30,000′ is an airplane’s cruising altitude – plenty of blue sky, a great view, etc. At 30,000′, our brain even seems to work better!

At this altitude, it’s all about your vision, your aspirations, your raison d’etre. It’s a place to think and talk about your mission, your meaning, your values.

At 30,000’ leaders and visionaries have the ability to see the horizon. Obviously, you can’t do that from 3’. At 30,000’ you can see the curve of the earth, the rising and setting of the sun. The perspective at 30,000’ is unmatched. This is where you can think about making a “dent in the universe” and communicate how you are CHANGING THE WORLD!

Use this framing device to think and answer some questions at 30,000’:

  • Why do you what you do – To what end?
  • What is your raison d’etre (or reason for existence?)
  • What are you best in the world at?
  • What would you do with $1M or $10M (or X times your current operating budget?)
  • What makes you unique or how are you collaborating to solve a big social problem?
  • What gets you really fired up in the morning? (About your impact!)

Use the answers to these questions to develop your Message at 30,000’ – Your big picture purpose statement, the meaning of your work – Something we call the Blue Box Message.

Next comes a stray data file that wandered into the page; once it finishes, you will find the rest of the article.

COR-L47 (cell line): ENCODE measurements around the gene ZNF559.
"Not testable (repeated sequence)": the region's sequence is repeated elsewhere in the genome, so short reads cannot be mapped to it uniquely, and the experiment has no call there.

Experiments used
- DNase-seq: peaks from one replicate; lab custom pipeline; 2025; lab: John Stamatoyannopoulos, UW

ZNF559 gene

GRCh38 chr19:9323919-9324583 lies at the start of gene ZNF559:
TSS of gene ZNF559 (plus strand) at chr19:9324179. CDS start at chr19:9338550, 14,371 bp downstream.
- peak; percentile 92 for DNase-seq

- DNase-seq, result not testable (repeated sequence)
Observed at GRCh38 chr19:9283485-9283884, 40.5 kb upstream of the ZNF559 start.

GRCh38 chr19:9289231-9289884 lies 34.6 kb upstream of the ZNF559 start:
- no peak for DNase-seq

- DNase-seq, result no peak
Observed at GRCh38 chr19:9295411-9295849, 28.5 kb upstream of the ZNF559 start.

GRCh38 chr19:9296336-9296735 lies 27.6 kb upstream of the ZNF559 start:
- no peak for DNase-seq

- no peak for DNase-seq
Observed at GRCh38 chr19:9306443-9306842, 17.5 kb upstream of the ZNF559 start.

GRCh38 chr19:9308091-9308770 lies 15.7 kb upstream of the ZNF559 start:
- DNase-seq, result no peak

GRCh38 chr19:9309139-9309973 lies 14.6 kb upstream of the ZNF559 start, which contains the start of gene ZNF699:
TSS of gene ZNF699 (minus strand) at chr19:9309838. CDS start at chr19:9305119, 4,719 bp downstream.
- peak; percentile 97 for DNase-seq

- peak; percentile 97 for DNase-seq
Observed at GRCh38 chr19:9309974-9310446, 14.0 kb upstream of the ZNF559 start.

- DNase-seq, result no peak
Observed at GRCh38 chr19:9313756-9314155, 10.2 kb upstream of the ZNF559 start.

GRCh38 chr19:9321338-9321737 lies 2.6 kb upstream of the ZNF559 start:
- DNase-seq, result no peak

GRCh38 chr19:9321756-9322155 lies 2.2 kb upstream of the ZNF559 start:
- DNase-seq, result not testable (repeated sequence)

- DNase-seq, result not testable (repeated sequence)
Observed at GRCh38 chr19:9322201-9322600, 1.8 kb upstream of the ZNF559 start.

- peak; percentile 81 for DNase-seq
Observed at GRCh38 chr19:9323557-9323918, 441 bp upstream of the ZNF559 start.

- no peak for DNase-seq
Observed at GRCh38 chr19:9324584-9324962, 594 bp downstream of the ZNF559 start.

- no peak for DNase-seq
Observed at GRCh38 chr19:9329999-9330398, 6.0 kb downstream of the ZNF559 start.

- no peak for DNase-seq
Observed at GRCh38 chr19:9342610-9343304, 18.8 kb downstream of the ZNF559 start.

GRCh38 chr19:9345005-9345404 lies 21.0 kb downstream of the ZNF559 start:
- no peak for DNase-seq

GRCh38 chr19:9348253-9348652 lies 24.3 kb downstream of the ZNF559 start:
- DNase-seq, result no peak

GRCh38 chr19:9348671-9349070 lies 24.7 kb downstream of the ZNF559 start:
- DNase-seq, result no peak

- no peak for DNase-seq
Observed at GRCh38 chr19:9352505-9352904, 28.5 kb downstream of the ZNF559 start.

“The Blue Box”:

  • Represents the starting point for everything
  • Frames a conversation at the highest level
  • Is simple (not full of fancy prose)
  • Is articulated clearly, concisely and compellingly

Here are some examples of great Blue Box Messages:

Changing the lives of the visually impaired worldwide.

Transforming the aging experience.

To provide the finest liberal arts education in the country.

Breaking the circle of poverty by changing the system.

Transforming Columbus: Inspiring the entrepreneurs of the future.

Strong Healthy Kids, Strong Healthy Families, Strong Healthy Communities.

We provide the opportunity for disadvantaged women and children to transform their lives.

We want safe water for EVERYONE FOREVER.

To make reading matter and change the story for low-income students and families in San Diego County.

Redefine Interprofessional Education. Redefine Healthcare Delivery. For Better Patient Health Outcomes.

Join us tomorrow for more on Simplifying your Message.

What I Would Do If I Had $1M


My copy of Think and Grow Rich by Napoleon Hill was published by Fawcett World Library, 1969.

Based on Napoleon Hill’s famed Laws of Success, Think and Grow Rich represents the distilled wisdom of distinguished men of great wealth and achievement. Andrew Carnegie’s magic formula for success was the direct inspiration for this book. Hill’s “secrets” are founded in universal law and principles.

Originally published in 1937, it has been characterized as one of the most influential books of all time in pointing the way to personal achievement.

W. Clement Stone wrote “more men and women have been motivated to achieve success because of reading Think and Grow Rich than any other book written by a living author.”

Following is a story Napoleon Hill uses to underscore a number of the key principles of Think and Grow Rich:

  • Definiteness of Purpose
  • Faith
  • Imagination
  • Desire
  • Persistence
  • Organized Planning to Achieve a Purpose

The following story is quoted from the book. The (parenthesis) are mine – Tom